Mar 8, 2014
‘Clean’ Energy and Poisoned Water
Posted on May 25, 2009
By Chris Hedges
Environmental Protection Agency Administrator Lisa Jackson said in a congressional hearing on Tuesday that the agency would consider revisiting its official position that this drilling technique does not harm groundwater. A 2004 study conducted by the EPA under the Bush administration concluded that hydraulic fracturing causes “no threat” to underground drinking water. The study was used to support the provision in the 2005 energy bill that exempted hydraulic fracturing from federal regulation.
We do not know, because there is no federal oversight, the exact formula of the chemicals added to the water. We do not know, because the industry has been greenlighted through state regulatory agencies, what the millions of gallons of poison underground will do to our drinking water. We are told to trust the natural gas industry, as we were told to trust Wall Street. And if our drinking water becomes contaminated, then expect corporations to profit from the desperation.
Corporations like Bechtel have been buying up water reservoirs around the globe in anticipation of future water shortages. And what they will do when they control our water was illustrated in Bolivia a decade ago. The World Bank forced Bolivia to privatize the public water system of its third-largest city, Cochabamba. It threatened to withhold debt relief and other development assistance if the city did not comply. Bechtel, which was the only bidder, was granted a 40-year lease to take over Cochabamba’s water through a subsidiary called Aguas del Tunari.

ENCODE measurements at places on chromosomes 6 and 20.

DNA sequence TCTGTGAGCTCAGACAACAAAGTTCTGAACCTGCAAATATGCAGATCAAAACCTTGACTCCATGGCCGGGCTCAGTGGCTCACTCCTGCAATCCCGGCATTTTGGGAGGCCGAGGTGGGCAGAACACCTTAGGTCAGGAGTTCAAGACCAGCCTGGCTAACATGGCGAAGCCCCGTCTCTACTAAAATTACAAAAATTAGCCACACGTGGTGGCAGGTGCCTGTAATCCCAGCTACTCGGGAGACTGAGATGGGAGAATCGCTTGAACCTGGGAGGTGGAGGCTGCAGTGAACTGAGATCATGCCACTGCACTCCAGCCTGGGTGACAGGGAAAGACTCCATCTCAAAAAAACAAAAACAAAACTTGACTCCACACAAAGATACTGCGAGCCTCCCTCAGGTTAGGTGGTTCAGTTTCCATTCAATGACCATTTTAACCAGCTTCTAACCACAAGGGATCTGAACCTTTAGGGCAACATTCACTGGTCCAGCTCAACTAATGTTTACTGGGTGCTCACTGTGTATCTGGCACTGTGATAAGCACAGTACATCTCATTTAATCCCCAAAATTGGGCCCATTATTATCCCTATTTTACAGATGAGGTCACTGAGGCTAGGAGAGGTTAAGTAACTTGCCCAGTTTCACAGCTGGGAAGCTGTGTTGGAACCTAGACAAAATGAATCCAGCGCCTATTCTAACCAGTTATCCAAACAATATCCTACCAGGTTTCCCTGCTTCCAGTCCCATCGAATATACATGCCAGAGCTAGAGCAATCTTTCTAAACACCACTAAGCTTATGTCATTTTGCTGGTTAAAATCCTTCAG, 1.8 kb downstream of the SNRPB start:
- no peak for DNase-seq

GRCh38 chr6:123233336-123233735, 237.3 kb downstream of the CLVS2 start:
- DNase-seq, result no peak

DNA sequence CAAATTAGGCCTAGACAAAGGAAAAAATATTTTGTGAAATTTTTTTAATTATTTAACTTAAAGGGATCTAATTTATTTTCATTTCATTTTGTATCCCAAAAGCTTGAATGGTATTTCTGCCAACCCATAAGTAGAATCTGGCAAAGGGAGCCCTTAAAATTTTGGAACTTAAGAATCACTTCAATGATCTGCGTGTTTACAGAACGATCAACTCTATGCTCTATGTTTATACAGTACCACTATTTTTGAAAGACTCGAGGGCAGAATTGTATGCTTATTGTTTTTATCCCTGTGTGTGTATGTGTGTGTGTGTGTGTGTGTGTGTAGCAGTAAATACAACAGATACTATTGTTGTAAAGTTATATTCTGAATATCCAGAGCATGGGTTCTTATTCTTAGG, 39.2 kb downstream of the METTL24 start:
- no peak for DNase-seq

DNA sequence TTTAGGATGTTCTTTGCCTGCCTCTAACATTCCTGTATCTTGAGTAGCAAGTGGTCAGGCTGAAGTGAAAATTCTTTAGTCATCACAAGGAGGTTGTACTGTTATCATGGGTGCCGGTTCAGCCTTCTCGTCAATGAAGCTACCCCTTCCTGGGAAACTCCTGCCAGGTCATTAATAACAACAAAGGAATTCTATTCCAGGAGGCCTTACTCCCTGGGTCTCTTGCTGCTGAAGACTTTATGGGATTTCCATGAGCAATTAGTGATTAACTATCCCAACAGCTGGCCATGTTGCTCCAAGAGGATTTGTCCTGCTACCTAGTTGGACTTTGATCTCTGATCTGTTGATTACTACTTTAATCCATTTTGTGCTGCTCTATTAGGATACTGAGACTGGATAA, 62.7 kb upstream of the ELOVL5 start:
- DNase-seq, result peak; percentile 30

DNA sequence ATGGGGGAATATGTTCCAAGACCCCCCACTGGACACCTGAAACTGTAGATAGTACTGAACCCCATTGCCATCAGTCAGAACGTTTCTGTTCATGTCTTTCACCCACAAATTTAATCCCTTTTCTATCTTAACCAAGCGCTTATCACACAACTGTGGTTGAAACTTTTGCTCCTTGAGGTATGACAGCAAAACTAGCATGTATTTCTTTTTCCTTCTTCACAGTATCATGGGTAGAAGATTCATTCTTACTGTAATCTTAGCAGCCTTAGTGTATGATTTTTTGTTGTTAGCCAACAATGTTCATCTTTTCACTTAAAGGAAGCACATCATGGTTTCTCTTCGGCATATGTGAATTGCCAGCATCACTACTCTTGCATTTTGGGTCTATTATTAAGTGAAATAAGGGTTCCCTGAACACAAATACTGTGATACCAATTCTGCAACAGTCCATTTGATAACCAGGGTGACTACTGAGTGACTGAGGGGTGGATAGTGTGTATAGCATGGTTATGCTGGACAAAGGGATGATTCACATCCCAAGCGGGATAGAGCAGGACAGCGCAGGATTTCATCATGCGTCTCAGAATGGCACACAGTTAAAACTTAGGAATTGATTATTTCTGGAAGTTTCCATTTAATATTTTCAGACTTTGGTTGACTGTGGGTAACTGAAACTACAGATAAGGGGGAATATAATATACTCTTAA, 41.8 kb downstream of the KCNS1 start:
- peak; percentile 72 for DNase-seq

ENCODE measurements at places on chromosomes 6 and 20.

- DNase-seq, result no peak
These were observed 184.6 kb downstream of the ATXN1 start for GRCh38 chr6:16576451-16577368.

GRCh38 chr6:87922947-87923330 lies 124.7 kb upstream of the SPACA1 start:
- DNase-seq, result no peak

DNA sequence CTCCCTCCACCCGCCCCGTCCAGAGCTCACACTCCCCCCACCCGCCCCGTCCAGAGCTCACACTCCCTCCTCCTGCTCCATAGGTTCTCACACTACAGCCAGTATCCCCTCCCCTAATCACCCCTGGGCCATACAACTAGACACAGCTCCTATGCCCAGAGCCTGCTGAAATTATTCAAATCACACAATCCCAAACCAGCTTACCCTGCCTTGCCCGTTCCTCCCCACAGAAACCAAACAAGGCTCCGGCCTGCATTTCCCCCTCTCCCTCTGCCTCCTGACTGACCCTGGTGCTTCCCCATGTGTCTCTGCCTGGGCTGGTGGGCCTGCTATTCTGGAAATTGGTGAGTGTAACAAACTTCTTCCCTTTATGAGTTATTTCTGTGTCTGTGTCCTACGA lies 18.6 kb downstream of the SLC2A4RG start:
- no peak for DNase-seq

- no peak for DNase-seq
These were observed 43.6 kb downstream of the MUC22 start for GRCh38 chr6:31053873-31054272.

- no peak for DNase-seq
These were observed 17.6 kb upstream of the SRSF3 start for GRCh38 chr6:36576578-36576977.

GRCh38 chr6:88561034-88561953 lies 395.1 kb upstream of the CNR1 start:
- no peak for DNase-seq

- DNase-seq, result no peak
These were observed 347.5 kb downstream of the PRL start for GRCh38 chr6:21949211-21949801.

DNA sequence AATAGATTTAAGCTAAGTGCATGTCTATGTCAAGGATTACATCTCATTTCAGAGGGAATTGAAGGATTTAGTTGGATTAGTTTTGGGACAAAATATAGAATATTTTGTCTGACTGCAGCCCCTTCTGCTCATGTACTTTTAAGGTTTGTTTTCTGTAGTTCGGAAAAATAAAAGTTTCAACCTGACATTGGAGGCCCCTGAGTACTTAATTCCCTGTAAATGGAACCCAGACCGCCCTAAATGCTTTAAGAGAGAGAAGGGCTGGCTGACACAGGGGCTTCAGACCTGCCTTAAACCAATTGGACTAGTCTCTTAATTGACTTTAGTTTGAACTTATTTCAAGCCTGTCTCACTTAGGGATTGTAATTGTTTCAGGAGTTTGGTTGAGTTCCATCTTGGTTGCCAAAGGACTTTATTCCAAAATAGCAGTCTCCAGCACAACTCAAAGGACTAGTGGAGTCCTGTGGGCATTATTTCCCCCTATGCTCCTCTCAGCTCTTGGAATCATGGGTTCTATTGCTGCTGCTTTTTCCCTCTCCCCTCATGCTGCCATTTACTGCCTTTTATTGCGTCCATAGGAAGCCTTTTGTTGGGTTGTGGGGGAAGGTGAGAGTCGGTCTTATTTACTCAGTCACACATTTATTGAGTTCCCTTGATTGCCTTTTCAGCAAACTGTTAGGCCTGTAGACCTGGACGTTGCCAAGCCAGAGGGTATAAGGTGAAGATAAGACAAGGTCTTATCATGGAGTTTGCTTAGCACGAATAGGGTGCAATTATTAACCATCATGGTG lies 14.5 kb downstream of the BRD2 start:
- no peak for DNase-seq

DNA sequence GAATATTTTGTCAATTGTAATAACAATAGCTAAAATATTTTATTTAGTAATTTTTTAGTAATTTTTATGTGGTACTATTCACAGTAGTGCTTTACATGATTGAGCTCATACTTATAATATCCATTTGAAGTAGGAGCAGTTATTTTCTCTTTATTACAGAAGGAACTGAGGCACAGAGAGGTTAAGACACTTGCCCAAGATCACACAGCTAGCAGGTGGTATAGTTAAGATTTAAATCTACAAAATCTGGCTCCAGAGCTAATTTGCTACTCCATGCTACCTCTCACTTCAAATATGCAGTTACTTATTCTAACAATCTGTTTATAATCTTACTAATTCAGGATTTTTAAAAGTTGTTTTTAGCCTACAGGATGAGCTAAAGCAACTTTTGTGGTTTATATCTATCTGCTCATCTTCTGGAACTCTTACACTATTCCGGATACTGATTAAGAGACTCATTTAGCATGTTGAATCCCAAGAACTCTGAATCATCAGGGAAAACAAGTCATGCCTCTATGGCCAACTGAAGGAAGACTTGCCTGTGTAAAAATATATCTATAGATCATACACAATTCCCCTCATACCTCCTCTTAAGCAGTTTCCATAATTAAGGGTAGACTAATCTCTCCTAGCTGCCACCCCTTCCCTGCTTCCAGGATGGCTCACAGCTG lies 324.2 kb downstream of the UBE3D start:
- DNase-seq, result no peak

“Urinetown” was visited on Cochabamba in 2000 within weeks of the privatization. Aguas del Tunari imposed massive rate hikes on local water users of more than 50 percent, according to the Cochabamba-based Democracy Center. Families living on the local minimum wage of $60 per month were billed up to 25 percent of their income for water. The rate hikes sparked citywide protests. The Bolivian government declared martial law in Cochabamba and deployed thousands of soldiers and police to restore order. More than 100 people were injured in the rioting and a 17-year-old boy was killed. The Cochabamba project was abandoned, but Bechtel and other corporations are not done. Bechtel’s control of the water supply in Guayaquil, Ecuador, a few years later resulted in water shutoffs, contamination, and a deadly hepatitis A outbreak. Water in a world of scarcity will be very profitable. And Bechtel is preparing for the bonanza at home and abroad.
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